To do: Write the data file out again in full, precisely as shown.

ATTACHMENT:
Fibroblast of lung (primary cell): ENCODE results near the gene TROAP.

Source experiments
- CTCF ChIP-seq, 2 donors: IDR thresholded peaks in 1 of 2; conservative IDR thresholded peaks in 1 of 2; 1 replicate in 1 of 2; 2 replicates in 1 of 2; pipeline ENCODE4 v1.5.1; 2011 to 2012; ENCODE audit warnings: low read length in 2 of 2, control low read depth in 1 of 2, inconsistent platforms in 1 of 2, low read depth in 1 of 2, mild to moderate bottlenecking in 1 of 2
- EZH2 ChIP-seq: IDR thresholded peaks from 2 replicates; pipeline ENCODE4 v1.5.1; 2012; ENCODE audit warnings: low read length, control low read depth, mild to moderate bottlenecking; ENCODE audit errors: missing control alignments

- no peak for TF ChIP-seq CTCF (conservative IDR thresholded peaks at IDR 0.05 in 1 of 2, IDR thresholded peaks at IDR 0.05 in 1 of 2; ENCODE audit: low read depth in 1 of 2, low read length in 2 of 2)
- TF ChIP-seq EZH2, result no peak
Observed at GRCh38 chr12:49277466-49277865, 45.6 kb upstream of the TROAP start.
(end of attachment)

Fibroblast of lung (primary cell): ENCODE results near the gene TROAP.

Source experiments
- CTCF ChIP-seq, 2 donors: IDR thresholded peaks in 1 of 2; conservative IDR thresholded peaks in 1 of 2; 1 replicate in 1 of 2; 2 replicates in 1 of 2; pipeline ENCODE4 v1.5.1; 2011 to 2012; ENCODE audit warnings: low read length in 2 of 2, control low read depth in 1 of 2, inconsistent platforms in 1 of 2, low read depth in 1 of 2, mild to moderate bottlenecking in 1 of 2
- EZH2 ChIP-seq: IDR thresholded peaks from 2 replicates; pipeline ENCODE4 v1.5.1; 2012; ENCODE audit warnings: low read length, control low read depth, mild to moderate bottlenecking; ENCODE audit errors: missing control alignments

- no peak for TF ChIP-seq CTCF (conservative IDR thresholded peaks at IDR 0.05 in 1 of 2, IDR thresholded peaks at IDR 0.05 in 1 of 2; ENCODE audit: low read depth in 1 of 2, low read length in 2 of 2)
- TF ChIP-seq EZH2, result no peak
Observed at GRCh38 chr12:49277466-49277865, 45.6 kb upstream of the TROAP start.